print("The gyration tensor of cluster {} is:\n{}".format(cluster_id, G))

The gyration tensor of cluster 0 is:
[[0.06236173 0.00625861 0.        ]
[0.00625861 0.05044873 0.        ]
[0.         0.         0.        ]]
The gyration tensor of cluster 1 is:
[[ 0.05807656 -0.0082754   0.        ]
[-0.0082754   0.3028591   0.        ]
[ 0.          0.          0.        ]]
The gyration tensor of cluster 2 is:
[[ 0.04002637 -0.0031836   0.        ]
[-0.0031836   0.04837101  0.        ]
[ 0.          0.          0.        ]]


This gyration tensor can be used to determine the principal axes of the cluster and radius of gyration along each principal axis. Here, we plot the gyration tensor’s eigenvectors with length corresponding to the square root of the eigenvalues (the singular values).

[9]:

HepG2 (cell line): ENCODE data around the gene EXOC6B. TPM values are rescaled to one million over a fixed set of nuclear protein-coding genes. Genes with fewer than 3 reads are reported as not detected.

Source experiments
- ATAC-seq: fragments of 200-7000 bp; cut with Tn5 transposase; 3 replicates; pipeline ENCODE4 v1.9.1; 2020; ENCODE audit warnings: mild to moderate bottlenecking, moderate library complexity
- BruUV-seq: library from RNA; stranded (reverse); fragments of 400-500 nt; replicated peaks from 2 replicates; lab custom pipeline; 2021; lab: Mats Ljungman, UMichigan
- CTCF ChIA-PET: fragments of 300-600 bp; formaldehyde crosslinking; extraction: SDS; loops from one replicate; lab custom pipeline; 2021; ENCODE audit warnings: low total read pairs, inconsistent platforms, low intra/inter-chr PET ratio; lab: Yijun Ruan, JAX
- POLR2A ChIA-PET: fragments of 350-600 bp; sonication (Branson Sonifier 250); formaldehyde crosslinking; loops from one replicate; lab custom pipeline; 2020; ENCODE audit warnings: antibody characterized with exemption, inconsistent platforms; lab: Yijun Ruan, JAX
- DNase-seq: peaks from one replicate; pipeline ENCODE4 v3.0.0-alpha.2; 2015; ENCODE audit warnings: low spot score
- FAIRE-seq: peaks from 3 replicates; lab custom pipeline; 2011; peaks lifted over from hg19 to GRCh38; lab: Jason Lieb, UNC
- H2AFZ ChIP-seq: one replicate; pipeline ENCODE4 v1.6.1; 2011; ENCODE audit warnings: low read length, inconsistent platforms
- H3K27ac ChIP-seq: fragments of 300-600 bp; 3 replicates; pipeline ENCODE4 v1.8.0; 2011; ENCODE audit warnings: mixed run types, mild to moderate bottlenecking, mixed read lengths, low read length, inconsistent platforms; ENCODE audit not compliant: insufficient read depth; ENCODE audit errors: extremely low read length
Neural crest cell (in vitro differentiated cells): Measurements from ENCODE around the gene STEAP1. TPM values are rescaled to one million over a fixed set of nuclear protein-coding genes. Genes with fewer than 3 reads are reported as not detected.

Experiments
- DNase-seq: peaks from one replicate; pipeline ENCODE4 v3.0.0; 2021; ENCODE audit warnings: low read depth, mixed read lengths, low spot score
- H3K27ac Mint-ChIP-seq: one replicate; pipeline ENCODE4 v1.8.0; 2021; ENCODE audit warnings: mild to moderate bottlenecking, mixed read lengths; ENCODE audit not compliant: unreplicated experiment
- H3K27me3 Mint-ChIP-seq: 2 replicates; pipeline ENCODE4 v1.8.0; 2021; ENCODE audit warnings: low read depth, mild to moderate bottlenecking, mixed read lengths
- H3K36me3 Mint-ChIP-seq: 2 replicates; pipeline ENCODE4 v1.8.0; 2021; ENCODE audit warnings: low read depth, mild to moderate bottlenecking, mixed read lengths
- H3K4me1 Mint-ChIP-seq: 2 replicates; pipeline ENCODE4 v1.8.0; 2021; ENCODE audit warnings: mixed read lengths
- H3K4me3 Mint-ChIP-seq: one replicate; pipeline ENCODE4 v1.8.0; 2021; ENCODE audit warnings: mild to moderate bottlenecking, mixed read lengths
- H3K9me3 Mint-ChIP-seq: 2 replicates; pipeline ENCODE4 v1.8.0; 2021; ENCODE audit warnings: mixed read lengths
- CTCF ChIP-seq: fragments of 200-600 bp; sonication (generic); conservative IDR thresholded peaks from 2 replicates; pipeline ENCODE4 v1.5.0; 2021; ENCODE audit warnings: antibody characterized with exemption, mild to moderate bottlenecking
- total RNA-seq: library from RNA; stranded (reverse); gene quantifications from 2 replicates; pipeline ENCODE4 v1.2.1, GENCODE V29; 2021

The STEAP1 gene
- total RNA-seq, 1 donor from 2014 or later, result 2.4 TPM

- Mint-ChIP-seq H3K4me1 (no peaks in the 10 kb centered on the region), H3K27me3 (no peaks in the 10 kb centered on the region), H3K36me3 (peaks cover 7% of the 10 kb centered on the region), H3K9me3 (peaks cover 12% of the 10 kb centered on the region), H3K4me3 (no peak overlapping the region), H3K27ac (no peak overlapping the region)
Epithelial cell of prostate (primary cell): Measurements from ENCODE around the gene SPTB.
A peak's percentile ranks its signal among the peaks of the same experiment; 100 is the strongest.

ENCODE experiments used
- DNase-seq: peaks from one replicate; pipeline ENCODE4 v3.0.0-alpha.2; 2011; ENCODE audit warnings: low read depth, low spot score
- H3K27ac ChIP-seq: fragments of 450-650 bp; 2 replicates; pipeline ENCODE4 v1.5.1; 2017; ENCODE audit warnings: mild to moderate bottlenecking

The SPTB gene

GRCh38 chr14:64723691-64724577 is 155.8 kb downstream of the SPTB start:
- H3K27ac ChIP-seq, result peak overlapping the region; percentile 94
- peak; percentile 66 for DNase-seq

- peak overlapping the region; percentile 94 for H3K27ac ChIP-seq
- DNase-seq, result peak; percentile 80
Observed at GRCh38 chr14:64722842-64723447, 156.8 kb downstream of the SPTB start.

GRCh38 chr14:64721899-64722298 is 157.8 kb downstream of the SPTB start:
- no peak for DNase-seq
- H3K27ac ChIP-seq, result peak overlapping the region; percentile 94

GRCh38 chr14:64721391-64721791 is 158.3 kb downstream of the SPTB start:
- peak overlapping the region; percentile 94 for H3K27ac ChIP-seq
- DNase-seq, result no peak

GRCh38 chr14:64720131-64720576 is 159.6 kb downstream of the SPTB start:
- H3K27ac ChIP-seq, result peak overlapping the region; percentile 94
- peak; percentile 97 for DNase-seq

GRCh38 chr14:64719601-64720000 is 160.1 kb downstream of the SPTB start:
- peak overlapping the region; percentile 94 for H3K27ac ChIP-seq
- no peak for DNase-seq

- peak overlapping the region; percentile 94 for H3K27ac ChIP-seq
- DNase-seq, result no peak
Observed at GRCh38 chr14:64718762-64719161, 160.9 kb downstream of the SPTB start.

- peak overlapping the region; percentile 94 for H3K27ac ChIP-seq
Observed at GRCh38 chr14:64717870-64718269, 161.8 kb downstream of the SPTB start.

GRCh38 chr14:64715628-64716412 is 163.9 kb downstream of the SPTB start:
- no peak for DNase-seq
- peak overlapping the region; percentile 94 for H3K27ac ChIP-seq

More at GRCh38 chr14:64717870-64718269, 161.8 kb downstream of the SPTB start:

plt.figure(figsize=(9, 6))
for cluster_id in range(cl.num_clusters):
cluster_point_indices = np.where(cluster_idx == cluster_id)[0]
plt.scatter(points[cluster_point_indices, 0], points[cluster_point_indices, 1], label="Cluster {}".format(cluster_id))
for cluster_id in range(cl.num_clusters):
com = clp.cluster_COM[cluster_id]
G = clp.cluster_G[cluster_id]
evals, evecs = np.linalg.eig(G)
for evalue, evec in zip(evals[:2], evecs[:2, :2]):
print("Cluster {} has radius of gyration {:.4f} along the axis of ({:.4f}, {:.4f}).".format(cluster_id, evalue, *evec))
arrows = (radii * evecs)[:2, :2]
for arrow in arrows:
plt.arrow(com[0], com[1], arrow[0], arrow[1], width=0.08)
plt.title('Eigenvectors of the gyration tensor for each cluster', fontsize=20)
plt.legend(loc='best', fontsize=14)
plt.gca().tick_params(axis='both', which='both', labelsize=14, size=8)

Cluster 0 has radius of gyration 0.0650 along the axis of (0.9191, -0.3941).
Cluster 0 has radius of gyration 0.0478 along the axis of (0.3941, 0.9191).
Cluster 1 has radius of gyration 0.0578 along the axis of (-0.9994, 0.0337).
Cluster 1 has radius of gyration 0.3031 along the axis of (-0.0337, -0.9994).
Cluster 2 has radius of gyration 0.0390 along the axis of (-0.9474, 0.3202).
Cluster 2 has radius of gyration 0.0494 along the axis of (-0.3202, -0.9474).